The next step? Batherson has to showcase that he can translate some of that AHL skill at even-strength to the NHL pace. We know that he has the ability to deceive NHL defenders — as we saw when he returned in January to spark a dying Sens powerplay [Batherson on, Batherson off] with his trademark creativity and vision along the half-walls. What we need to see is that at even-strength. Having regular linemates and a defined role will likely help, as D.J. Smith moved him around so much in his 23 games that he ended up playing with 10 different linemates. A consistent top-six or top-nine spot, along with top powerplay duties, should give him the best chance to be the top-flight right-wing that we’ve been seeing ever since he was drafted in 2017.
When we think about most valuable prospect, Colin and I have interpreted this as the team’s best prospect at this point. We know that assessing value at the NHL level is a different game, with some focusing on the impact on standings points or wins, others comparing performance to cap hit, and some focusing on relative impact to the rest of their team or their peers.
With Brady Tkachuk (1LW) and Thomas Chabot (1LD) in the fold, the Senators are already well on their way to having valuable pieces to build a cup contending squad out of. The addition of a couple of top-line forwards in Alexis Lafreniere, Quinton Byfield, Tim Stützle, and Lucas Raymond, or another top-pair defenceman in Jamie Drysdale, only enhances this current group more. There’s a real chance that Batherson, as a winger, won’t actually be the most valuable big-picture piece in any of the potential definitions I listed above. However, there is a real chance that his story is going to be the one the Sens organization is going to try to sell to the rest of their young squad. A player passed over in his first draft, playing for a mediocre program in the QMJHL, who experienced growth figuratively and literally on- and off-the-ice is a story of character, perseverance, and drive. Batherson’s meteoric rise from a being a fourth-round pick to Team Canada and AHL star — having to work for two pro seasons to make these Ottawa Senators in a full-time capacity — and then (hopefully) succeeding is how the Sens may opt to equalize a dressing room that’ll soon be filled with different prospects, with different paths, and different expectations. I’m excited to see how it all turns out.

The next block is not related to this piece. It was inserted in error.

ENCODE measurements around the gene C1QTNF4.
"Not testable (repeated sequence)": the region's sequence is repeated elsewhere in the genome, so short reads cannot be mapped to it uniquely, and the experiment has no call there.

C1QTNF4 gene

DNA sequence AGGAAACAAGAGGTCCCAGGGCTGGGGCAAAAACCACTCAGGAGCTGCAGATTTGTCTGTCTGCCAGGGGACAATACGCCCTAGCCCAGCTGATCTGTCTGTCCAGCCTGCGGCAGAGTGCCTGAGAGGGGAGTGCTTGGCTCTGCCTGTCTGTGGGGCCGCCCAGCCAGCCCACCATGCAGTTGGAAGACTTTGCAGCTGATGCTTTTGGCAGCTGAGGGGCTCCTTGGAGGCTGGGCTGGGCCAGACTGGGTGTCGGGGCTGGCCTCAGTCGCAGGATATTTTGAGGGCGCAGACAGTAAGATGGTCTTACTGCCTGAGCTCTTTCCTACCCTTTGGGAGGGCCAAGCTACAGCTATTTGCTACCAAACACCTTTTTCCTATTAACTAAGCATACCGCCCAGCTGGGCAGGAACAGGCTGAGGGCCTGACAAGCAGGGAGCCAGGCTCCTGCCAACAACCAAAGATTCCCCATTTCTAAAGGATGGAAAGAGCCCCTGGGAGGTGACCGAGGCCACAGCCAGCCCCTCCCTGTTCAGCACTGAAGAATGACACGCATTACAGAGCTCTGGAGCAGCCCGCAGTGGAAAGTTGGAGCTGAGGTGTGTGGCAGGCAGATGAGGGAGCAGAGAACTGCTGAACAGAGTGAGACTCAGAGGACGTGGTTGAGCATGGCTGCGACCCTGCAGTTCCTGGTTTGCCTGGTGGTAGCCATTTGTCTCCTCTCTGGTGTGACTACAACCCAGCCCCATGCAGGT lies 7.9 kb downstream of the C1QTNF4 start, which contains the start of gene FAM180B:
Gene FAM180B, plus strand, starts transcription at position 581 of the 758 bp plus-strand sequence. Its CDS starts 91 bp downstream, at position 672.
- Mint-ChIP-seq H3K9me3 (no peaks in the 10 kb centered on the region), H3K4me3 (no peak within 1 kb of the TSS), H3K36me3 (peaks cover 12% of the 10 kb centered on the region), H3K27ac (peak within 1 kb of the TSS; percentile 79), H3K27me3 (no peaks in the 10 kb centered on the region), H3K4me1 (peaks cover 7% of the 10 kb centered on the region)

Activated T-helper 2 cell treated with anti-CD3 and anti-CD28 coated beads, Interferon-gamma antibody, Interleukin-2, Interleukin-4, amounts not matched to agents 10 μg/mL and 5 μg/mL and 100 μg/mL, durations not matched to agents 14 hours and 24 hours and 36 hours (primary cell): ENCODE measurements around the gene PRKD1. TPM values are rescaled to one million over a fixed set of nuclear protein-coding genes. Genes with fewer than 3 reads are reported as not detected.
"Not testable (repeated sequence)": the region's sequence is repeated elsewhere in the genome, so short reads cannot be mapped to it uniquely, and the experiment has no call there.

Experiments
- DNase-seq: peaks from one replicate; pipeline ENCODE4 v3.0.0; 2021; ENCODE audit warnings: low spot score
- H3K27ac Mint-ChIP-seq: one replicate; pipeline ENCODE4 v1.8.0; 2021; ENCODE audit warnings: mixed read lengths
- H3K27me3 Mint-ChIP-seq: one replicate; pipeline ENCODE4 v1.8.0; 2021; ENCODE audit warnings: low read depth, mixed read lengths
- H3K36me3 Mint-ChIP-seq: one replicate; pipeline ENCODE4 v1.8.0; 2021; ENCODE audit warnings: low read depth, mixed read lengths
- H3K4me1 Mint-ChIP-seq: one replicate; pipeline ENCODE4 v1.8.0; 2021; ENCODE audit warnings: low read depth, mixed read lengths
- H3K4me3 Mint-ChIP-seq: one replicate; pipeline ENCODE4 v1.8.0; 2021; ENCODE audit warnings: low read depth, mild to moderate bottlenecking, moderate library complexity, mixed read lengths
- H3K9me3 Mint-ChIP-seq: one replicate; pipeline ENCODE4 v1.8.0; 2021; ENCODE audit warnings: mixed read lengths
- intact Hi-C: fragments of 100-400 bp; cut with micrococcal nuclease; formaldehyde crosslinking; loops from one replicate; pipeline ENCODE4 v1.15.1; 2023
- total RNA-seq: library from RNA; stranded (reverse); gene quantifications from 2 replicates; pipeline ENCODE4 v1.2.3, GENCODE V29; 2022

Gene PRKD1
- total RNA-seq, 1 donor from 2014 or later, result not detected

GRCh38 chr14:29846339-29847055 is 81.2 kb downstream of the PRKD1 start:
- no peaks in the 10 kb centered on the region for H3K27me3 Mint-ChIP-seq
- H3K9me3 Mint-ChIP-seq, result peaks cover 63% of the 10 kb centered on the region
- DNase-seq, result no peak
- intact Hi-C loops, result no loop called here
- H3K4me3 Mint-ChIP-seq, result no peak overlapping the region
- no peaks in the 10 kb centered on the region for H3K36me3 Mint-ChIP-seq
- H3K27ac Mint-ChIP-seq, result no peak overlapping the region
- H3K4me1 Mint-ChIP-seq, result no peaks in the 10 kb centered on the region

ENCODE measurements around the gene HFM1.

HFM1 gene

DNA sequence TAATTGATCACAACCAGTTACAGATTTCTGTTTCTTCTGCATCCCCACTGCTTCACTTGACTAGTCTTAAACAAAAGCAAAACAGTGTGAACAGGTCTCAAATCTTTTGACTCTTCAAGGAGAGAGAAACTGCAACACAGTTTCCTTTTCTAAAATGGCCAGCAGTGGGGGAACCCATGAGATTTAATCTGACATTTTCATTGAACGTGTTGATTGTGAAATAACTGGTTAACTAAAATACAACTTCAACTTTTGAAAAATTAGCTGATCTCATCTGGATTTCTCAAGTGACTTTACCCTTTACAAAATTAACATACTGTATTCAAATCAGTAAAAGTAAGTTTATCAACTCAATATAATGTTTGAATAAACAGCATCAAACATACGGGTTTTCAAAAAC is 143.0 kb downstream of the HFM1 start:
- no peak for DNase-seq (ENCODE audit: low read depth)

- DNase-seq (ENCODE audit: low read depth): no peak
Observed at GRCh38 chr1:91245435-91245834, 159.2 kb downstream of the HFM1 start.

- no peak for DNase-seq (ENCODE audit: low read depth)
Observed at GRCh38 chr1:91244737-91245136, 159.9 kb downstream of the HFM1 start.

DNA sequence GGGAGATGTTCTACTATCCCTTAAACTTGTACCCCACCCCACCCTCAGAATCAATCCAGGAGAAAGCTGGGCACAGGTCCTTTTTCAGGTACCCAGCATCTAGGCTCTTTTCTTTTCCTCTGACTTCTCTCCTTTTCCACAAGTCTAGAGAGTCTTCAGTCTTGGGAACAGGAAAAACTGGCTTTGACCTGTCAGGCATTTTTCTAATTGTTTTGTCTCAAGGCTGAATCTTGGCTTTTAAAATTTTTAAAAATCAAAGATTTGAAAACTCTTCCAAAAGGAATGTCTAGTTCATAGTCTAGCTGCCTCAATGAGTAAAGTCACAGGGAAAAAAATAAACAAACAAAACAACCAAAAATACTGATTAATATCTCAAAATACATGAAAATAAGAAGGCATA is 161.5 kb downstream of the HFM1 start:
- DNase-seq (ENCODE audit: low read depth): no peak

Colin and I have already written in detail about the seasons of the three runner-ups in previous pieces. It’s interesting to me how close Norris got to Batherson in voting here, and really cements the fact that fans see him as the team’s top centre prospect — over Logan Brown — after just one, dominant, rookie season. The centre looks destined for a role with his best friend and Team USA linemate, Brady Tkachuk, and I think Norris’ speed, tenacity, and balanced offensive game brings a nice complement to the other Sens forwards that have top-six ceilings.
Brännström and Högberg, the top defenceman and top goaltender in the system respectively, also deserve mention, here. The diminutive Swede is the team’s best current option to play offensive minutes to supplement Chabot’s production, as everything we know about Jacob Bernard-Docker appears to say that he’s a bit more defensive-minded and will be deployed in that way. Troy Mann touched on Brännström’s inability to stay healthy over the last two seasons, and when we hear some sort of confirmation on how the 20-21 campaign will play out, it’ll be interesting to see where Brännström starts and ends the year. His NHL results only got better as his game progressed and he got more comfortable trying skilled moves against tougher competition. Högberg is going to get the first crack at being the “goalie of the future” here in Ottawa, and in an emerging era of platooning goaltenders, is an intriguing blend of size, athleticism, and experience compared to his peers. As he’s on a one-way deal next season, he’ll be with Ottawa (barring trades), duking it out with compatriot Anders Nilsson for starts.
Thank you for reading our series and coverage of Ottawa Senators prospects for the 2019-20 season. It’s unfortunate that we won’t be covering an extended Belleville Senators playoff run, but know that coverage is well-underway to prognosticate forward to next season’s AHL squad, 2020 NHL Draft coverage, and more.
Let us know what you thought of this series and our coverage in the comments section!